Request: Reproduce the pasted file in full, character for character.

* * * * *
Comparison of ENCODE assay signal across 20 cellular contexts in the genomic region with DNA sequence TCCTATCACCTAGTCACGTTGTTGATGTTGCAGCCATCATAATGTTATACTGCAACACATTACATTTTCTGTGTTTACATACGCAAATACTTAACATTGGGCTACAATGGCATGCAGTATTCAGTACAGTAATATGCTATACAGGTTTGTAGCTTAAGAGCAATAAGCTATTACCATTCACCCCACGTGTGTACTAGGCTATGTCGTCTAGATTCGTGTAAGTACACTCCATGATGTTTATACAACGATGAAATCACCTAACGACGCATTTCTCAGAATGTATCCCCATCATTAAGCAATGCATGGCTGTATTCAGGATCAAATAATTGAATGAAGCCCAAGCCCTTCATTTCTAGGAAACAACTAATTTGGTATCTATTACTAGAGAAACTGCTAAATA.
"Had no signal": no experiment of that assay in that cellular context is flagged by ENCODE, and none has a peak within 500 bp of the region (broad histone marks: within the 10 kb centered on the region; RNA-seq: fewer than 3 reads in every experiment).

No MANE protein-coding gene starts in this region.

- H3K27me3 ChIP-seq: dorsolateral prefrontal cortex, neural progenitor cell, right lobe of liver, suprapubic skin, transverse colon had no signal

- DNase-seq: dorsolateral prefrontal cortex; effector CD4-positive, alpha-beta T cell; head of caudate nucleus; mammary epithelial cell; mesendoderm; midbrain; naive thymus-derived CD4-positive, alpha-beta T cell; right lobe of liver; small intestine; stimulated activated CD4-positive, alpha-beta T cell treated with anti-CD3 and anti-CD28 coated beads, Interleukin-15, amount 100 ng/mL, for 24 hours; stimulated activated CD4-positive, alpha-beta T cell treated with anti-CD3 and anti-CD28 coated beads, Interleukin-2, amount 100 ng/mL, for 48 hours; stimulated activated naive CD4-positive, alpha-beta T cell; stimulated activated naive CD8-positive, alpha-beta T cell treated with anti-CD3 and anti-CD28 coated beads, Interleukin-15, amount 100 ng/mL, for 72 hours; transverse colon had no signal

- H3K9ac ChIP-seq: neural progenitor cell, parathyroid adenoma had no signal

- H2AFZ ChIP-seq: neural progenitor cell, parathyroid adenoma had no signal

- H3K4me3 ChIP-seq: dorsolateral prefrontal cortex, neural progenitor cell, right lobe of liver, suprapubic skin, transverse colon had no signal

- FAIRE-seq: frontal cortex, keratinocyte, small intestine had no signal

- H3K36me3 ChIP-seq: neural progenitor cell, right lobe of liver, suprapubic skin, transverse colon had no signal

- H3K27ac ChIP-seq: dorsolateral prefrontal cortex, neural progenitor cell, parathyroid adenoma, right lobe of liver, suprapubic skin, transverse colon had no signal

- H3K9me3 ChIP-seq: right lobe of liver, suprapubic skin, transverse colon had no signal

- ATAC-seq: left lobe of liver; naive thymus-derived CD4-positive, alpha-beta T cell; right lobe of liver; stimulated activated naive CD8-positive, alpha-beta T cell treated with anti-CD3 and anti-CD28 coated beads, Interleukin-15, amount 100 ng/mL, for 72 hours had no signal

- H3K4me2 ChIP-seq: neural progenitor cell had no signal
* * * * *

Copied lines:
Comparison of ENCODE assay signal across 20 cellular contexts in the genomic region with DNA sequence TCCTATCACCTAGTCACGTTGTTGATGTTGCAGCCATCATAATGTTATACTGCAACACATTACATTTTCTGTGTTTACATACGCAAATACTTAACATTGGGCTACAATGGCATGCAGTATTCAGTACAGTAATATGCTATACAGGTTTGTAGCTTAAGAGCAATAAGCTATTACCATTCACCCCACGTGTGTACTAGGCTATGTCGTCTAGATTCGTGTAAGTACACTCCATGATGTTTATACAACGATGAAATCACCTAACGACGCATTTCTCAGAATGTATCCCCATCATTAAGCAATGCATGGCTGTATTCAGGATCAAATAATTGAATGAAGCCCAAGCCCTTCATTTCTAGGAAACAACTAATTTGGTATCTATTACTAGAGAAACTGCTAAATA.
"Had no signal": no experiment of that assay in that cellular context is flagged by ENCODE, and none has a peak within 500 bp of the region (broad histone marks: within the 10 kb centered on the region; RNA-seq: fewer than 3 reads in every experiment).

No MANE protein-coding gene starts in this region.

- H3K27me3 ChIP-seq: dorsolateral prefrontal cortex, neural progenitor cell, right lobe of liver, suprapubic skin, transverse colon had no signal

- DNase-seq: dorsolateral prefrontal cortex; effector CD4-positive, alpha-beta T cell; head of caudate nucleus; mammary epithelial cell; mesendoderm; midbrain; naive thymus-derived CD4-positive, alpha-beta T cell; right lobe of liver; small intestine; stimulated activated CD4-positive, alpha-beta T cell treated with anti-CD3 and anti-CD28 coated beads, Interleukin-15, amount 100 ng/mL, for 24 hours; stimulated activated CD4-positive, alpha-beta T cell treated with anti-CD3 and anti-CD28 coated beads, Interleukin-2, amount 100 ng/mL, for 48 hours; stimulated activated naive CD4-positive, alpha-beta T cell; stimulated activated naive CD8-positive, alpha-beta T cell treated with anti-CD3 and anti-CD28 coated beads, Interleukin-15, amount 100 ng/mL, for 72 hours; transverse colon had no signal

- H3K9ac ChIP-seq: neural progenitor cell, parathyroid adenoma had no signal

- H2AFZ ChIP-seq: neural progenitor cell, parathyroid adenoma had no signal

- H3K4me3 ChIP-seq: dorsolateral prefrontal cortex, neural progenitor cell, right lobe of liver, suprapubic skin, transverse colon had no signal

- FAIRE-seq: frontal cortex, keratinocyte, small intestine had no signal

- H3K36me3 ChIP-seq: neural progenitor cell, right lobe of liver, suprapubic skin, transverse colon had no signal

- H3K27ac ChIP-seq: dorsolateral prefrontal cortex, neural progenitor cell, parathyroid adenoma, right lobe of liver, suprapubic skin, transverse colon had no signal

- H3K9me3 ChIP-seq: right lobe of liver, suprapubic skin, transverse colon had no signal

- ATAC-seq: left lobe of liver; naive thymus-derived CD4-positive, alpha-beta T cell; right lobe of liver; stimulated activated naive CD8-positive, alpha-beta T cell treated with anti-CD3 and anti-CD28 coated beads, Interleukin-15, amount 100 ng/mL, for 72 hours had no signal

- H3K4me2 ChIP-seq: neural progenitor cell had no signal